Testing of two dead rabbits – one a pet – found in Mātangi and Cambridge has confirmed the presence of an already identified new calicivirus in the region, says Waikato Regional Council.
Testing is also being carried out on rabbit carcasses found at Whangamatā, Te Pahu, Taupō and Kinloch.
RHDV2 is widespread in Europe, but had not been found in New Zealand until this year. It has already been confirmed in Marlborough and the Bay of Plenty.
RHDV2 affects European rabbits and at least two species of hares (Sardinian Cape hare and the Italian hare) and can cause mortality in young animals from 11 days onwards.
“While RHDV2 is more virulent, it has a lower mortality rate and may create immunity to the K5 virus, released by regional councils under strict controls earlier this year, and the existing RHDV1 virus,” said Chris Monk, Waikato Regional Council’s biosecurity pest animals officer.
“One of the two dead rabbits tested was a pet, so news of this new virus in the Waikato will be of concern to pet rabbit owners. We urge them to ensure their rabbits are up-to-date with vaccinations and don’t have contact with wild rabbits,” Mr Monk said.
At the same time, landowners are being encouraged to continue with their rabbit control operations.
“We’re into the rabbit breeding season, so there will be noticeably more rabbits around at this time of year. Where wild rabbits are an issue we’re recommending landowners undertake conventional control, such as shooting, poisoning and fumigation.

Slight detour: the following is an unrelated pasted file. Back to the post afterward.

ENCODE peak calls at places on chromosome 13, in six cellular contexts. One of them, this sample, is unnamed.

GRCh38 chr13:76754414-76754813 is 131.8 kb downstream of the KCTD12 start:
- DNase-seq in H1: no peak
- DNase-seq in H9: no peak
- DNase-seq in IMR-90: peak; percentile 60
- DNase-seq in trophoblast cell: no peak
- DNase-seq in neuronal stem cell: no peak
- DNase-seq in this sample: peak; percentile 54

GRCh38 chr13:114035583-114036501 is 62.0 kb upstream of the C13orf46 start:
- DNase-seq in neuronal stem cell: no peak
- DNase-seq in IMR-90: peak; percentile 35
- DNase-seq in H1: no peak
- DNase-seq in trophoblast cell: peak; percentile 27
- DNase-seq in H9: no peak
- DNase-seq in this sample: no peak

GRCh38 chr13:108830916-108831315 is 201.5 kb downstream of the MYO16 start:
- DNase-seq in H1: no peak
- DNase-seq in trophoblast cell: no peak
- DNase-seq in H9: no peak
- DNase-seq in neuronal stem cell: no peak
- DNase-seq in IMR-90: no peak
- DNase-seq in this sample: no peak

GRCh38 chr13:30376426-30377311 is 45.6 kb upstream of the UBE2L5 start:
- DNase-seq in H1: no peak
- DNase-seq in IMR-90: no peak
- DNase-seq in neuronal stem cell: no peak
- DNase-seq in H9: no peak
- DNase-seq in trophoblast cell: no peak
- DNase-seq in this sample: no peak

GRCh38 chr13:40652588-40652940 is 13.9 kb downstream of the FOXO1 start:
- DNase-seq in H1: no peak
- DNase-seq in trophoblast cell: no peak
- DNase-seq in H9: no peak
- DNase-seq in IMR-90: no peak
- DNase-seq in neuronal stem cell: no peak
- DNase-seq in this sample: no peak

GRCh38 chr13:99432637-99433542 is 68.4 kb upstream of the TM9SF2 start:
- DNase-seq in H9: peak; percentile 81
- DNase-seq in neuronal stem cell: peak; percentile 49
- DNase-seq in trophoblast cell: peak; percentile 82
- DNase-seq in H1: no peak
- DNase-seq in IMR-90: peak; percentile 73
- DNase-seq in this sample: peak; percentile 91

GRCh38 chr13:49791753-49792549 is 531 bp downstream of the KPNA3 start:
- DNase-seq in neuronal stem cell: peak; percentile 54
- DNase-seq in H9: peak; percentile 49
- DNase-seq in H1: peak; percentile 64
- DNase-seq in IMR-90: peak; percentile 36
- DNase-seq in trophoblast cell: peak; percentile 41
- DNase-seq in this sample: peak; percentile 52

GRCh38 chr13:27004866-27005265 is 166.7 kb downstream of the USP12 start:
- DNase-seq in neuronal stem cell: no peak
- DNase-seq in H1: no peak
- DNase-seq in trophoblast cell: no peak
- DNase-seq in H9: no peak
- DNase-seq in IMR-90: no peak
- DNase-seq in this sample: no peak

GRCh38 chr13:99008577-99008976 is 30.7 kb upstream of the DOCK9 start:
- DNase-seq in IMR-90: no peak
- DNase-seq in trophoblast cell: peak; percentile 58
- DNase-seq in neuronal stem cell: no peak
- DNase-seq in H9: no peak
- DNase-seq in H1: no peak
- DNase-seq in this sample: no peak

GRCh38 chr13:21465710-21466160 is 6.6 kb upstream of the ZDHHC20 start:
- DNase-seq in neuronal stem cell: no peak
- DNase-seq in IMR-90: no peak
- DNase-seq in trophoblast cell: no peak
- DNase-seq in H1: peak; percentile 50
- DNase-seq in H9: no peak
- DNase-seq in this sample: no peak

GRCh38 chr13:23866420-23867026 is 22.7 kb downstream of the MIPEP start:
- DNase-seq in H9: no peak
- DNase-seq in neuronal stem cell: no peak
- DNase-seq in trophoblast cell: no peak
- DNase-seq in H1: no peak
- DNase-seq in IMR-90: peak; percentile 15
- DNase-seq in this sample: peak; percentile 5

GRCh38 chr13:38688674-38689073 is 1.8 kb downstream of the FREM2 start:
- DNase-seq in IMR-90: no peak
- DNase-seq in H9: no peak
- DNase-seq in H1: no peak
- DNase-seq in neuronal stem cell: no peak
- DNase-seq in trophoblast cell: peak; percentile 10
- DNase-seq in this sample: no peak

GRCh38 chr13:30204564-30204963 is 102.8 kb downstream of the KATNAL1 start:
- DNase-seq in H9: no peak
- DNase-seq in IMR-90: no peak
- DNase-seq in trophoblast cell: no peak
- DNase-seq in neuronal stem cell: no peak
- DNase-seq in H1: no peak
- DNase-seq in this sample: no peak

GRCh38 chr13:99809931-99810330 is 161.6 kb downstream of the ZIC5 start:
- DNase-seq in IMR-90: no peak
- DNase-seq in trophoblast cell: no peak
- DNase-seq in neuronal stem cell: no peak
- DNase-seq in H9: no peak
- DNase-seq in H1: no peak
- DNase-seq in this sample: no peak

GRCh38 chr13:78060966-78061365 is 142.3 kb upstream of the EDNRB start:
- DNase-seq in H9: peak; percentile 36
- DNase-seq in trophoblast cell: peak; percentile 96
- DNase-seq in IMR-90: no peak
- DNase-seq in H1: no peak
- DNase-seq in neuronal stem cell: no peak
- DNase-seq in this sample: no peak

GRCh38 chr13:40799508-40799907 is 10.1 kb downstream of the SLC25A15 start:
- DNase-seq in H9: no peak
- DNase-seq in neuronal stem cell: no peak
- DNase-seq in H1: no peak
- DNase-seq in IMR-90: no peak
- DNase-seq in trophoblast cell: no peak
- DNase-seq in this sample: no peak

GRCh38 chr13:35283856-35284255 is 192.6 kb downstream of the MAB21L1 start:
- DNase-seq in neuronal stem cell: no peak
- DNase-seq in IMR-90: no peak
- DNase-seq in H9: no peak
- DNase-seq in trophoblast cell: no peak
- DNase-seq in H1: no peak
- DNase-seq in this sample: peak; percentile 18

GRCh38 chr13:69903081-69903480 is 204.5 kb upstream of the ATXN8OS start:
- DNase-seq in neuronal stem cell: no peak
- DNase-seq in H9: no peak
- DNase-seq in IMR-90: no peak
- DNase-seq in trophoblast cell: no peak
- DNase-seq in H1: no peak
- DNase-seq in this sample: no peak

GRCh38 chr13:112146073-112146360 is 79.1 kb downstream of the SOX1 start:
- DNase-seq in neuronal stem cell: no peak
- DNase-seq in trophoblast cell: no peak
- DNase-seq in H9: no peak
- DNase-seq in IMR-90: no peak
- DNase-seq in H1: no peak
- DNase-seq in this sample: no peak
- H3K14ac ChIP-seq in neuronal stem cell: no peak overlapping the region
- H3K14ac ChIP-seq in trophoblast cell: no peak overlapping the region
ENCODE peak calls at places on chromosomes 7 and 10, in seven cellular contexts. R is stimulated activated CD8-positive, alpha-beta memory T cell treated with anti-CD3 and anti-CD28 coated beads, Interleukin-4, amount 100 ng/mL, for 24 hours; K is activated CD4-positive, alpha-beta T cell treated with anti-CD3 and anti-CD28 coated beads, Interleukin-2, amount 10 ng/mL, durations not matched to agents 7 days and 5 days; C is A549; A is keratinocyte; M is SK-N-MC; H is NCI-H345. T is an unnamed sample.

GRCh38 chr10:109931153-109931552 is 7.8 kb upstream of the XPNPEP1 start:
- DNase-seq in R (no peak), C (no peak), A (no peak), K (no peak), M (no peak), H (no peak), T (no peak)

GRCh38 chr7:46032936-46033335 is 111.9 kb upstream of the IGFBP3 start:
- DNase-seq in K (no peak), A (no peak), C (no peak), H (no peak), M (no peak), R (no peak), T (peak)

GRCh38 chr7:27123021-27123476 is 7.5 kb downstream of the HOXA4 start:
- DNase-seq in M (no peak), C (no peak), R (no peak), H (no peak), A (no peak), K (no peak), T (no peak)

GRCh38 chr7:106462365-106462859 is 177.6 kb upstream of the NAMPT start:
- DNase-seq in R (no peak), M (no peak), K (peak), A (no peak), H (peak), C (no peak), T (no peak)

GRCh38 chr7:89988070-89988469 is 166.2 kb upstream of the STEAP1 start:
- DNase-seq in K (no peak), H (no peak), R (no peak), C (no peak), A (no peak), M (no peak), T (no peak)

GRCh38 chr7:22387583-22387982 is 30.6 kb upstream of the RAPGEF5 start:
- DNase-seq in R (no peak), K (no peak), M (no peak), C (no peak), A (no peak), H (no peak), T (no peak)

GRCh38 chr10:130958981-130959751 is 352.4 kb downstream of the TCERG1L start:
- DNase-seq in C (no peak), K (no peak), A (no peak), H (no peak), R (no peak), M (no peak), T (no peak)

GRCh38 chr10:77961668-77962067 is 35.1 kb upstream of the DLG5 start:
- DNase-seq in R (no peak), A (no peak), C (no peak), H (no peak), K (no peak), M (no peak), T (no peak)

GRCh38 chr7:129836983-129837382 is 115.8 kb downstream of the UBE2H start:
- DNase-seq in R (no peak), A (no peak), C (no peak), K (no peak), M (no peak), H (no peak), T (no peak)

“But like all other pest control, it’s often pointless undertaking rabbit control in isolation. To be successful, we recommend combining your efforts with your neighbours, because rabbits don’t recognise property boundaries,” Mr Monk said.
“We have a large amount of information on our website on ways to discourage wild rabbits and control them, and our staff are available to answer questions too. Visit waikatoregion.govt.nz/rabbits or call 0800 800 401.”
Advice for rabbit owners
There are a number of practical steps rabbit owners can take to minimise the calicivirus risk to their rabbits.
- Keep them separate from wild rabbits.
- Wash hands between handling rabbits.
- Control insects around pet rabbits as they can spread the virus between rabbits.
- Avoid cutting grass and feeding it to pet rabbits.
- Thoroughly clean and disinfect cages and equipment.
Vaccines for the viruses have been imported into New Zealand and are available through veterinarians for pet rabbits. For further information, talk with your vet or visit MPI’s website.